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    HISTORY OF ROWNSON (CONVEYORS) LTD., KING’S CROSS, LONDON.

    Conveyor systems were an integral part of many of the process plants supplied by Baker Perkins and an acquisition in this area made sense. Rownson had been making mechanical handling equipment for more than 50 years and had been associated with Baker Perkins in the handling of bulk sugar for biscuit factories before being acquired in June 1960.

    Rownson banana ship unloaders Mail-order warehouse conveying system

    Rownson installed specialised cargo handling equipment at many UK ports, the company having originated in 1909 to promote the “Donald” patent elevator for carrying stems of bananas to and from ship’s holds. It expanded into package handling and warehousing after WW1 but his activity was put on hold by WW2 with the company supplying, amongst other things, 400 miles of gravity roller conveyors, some of which went into ordnance factories. The cessation of hostilities saw a move into conveyor systems for large dairies.

    Baggage System at Heathrow

    One of Rownson’s key products was baggage-handling equipment for airports. Installations were made in many of the major airports of the world. A system to handle both incoming and outgoing baggage – totalling more than 1,000 feet of conveyor and handling 1,800 items of baggage per hour – was put into Cairo airport in 1964, just before the move to Basingstoke and the merger with Wm. Douglas & Sons to form Douglas Rownson Ltd.

    To be continued

    Colin Joyce’s recollections of his time at Rownson Conveyors:

    In late spring or early summer 1960, I moved to London from Stoke-on-Trent, where my attention was on the machinery division of an old established builders’ merchants called Rownson, Drew & Clydesdale Ltd. The business of this division had been purchased by Baker Perkins through a new company called Rownson Conveyors Ltd. Rownson were the leaders in sugar handling and it was this that attracted Baker Perkins, although the market had already peaked and few orders for sugar screw conveyor systems were secured subsequently.

    I worked with a Mr Thrift, the R,D & C auditor, at that company’s headquarters in Upper Thames Street in the City of London, to extract the appropriate data from R, D & C accounting records and set up a set of books of account for the new company. Whilst there, I saw quite a lot of William Douglas, a Scottish Chartered Accountant, who was Chairman of the vendors. His accent suggested that he had only recently moved from his native Aberdeen rather than forty years earlier, as was the case. He was full of anecdotes, but one I remember still was of his trip to Bucharest in the 1920s, soon after coming to London, in order to collect a large overdue debt; it was the travel on the Orient Express and a stay at the Athenee Palace Hotel that really evoked a different era.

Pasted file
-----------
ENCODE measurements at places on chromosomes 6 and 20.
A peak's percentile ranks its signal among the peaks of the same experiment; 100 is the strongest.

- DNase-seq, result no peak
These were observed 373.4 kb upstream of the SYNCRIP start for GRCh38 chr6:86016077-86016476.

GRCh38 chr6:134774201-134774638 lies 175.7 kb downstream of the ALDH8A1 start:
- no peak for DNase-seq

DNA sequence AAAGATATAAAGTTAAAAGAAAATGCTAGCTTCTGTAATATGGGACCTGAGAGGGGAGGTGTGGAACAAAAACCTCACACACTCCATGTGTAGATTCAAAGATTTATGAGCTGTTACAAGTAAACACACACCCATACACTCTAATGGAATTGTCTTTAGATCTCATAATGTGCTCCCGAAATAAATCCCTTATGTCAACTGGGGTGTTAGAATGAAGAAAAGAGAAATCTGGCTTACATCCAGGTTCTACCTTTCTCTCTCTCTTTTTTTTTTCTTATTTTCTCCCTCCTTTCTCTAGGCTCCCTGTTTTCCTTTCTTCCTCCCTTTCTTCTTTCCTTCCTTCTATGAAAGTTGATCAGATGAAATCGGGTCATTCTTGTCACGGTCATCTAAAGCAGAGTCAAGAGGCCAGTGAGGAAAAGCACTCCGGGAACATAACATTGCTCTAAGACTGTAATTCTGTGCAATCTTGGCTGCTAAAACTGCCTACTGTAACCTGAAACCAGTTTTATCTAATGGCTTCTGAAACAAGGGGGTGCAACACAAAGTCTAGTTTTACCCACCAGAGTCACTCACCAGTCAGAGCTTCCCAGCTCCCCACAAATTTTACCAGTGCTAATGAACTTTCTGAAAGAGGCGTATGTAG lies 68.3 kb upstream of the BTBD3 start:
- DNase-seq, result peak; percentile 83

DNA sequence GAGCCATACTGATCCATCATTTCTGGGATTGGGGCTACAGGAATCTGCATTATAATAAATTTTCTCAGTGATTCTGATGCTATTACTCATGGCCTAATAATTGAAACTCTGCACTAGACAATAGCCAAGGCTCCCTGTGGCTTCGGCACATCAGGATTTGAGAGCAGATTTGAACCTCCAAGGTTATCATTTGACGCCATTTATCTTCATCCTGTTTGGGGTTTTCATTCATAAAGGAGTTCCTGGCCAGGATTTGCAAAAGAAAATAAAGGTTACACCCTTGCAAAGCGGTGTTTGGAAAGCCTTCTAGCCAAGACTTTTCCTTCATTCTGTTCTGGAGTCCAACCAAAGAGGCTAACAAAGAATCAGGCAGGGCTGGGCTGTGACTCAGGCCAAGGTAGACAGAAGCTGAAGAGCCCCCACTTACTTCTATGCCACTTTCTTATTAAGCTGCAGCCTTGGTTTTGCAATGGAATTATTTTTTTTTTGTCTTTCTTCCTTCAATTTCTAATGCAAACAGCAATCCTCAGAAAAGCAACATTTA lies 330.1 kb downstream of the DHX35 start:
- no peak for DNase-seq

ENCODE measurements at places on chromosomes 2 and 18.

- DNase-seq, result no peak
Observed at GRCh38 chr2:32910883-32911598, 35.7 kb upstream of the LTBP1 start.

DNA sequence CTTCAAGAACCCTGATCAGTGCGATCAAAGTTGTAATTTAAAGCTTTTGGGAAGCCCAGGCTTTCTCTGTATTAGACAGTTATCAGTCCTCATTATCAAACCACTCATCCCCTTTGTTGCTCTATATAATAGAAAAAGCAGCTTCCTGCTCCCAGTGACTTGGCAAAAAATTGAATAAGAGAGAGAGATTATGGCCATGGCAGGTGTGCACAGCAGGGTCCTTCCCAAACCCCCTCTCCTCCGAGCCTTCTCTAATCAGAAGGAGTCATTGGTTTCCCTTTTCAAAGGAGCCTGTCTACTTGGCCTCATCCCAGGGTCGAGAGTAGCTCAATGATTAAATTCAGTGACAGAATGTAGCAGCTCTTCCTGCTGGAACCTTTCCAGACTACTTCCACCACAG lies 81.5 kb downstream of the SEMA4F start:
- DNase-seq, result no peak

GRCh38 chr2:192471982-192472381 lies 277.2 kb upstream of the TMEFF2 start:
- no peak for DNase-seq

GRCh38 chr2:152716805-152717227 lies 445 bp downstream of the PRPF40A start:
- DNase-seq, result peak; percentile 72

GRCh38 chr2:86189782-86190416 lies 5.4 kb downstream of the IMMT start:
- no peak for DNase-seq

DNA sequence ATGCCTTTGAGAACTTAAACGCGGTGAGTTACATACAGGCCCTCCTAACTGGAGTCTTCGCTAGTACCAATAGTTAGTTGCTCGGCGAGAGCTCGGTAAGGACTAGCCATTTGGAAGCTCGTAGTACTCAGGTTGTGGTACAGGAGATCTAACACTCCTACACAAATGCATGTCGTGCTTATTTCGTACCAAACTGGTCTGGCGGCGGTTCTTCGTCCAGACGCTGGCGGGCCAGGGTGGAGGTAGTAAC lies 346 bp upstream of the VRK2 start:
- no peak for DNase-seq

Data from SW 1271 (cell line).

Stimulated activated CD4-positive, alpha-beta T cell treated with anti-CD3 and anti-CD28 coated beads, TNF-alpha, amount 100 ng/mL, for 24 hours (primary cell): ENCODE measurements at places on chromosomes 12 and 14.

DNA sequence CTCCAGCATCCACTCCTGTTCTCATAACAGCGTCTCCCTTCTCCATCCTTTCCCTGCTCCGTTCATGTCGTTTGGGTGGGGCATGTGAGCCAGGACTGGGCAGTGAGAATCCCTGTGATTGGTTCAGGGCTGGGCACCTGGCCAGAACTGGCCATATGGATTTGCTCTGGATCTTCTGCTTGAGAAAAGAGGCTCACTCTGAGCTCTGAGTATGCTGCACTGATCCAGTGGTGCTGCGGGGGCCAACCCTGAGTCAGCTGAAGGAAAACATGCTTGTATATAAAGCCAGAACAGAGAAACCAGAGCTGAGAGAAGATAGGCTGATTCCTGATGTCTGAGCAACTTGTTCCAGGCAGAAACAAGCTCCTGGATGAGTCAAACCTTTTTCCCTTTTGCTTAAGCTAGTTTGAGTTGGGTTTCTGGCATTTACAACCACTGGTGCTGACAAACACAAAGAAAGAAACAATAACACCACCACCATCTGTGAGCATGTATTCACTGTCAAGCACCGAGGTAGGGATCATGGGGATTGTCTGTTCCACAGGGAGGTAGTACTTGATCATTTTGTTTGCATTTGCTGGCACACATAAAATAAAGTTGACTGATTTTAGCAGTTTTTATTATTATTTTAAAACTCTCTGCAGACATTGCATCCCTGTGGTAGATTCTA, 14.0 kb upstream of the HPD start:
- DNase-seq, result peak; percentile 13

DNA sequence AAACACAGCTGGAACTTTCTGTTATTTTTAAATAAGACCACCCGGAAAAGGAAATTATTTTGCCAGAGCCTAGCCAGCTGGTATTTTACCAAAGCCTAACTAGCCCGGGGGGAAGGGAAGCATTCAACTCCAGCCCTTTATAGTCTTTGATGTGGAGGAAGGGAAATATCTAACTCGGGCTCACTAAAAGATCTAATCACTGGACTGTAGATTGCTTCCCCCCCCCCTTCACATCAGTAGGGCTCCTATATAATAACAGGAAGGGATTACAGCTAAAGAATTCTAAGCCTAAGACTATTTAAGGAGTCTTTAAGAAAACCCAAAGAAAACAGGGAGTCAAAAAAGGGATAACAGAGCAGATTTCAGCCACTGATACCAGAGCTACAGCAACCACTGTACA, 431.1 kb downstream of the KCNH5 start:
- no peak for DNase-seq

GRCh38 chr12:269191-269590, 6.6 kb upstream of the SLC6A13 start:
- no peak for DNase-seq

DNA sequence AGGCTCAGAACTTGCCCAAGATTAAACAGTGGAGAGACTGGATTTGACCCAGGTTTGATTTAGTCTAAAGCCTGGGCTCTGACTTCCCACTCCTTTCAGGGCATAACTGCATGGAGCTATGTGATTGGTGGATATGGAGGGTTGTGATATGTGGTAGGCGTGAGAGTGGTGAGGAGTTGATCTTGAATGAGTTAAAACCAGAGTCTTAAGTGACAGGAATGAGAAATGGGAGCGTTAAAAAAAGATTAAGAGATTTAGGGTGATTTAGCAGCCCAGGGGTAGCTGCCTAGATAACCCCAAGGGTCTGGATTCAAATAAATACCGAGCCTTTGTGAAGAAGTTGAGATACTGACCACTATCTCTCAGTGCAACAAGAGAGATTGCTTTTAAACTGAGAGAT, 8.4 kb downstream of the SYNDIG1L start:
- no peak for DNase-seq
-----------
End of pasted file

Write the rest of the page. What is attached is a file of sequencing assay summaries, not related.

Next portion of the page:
As a bachelor still, I lived in a private hotel in Muswell Hill that was reasonably close to the premises of Rownson Conveyors, which was in a station goods yard behind Kings Cross station. Mr Anderson was managing director and John de Courcy was technical director with the senior sales representation, Ron Bennett. Bill Wright, with whom I had worked in Brazil, was sent from Peterborough to be works manager. I found that Rownson were really mechanical handling designers and suppliers, rather than specialises in food handling applications as I suspect Harold Crowther, who seemed to have been the mover behind the acquisition, together with Norman Mountain, had assumed. Their one unique product was the Donald conveyor that was used around the world for banana handling at that time.

    One employee I remember in particular from my very short time at Kings Cross, was the caretaker cum carpenter cum handyman, who, like Dave Pearce whom I was to meet later when I joined William Douglas & Son in Putney, seemed to almost live on the premises and consequently, whose hourly wage rate was tiny; it was not appreciated by him or by the management when I insisted that he was paid the rate for the job as his hours were of a consequence reduced.

    The premises were in an awful state, although relatively cheap, and access over railway lines etc. even worse but the six months or less that I spent there I found interesting because of the people and the challenges.

    I left in December 1960 in order to return to Brazil”.

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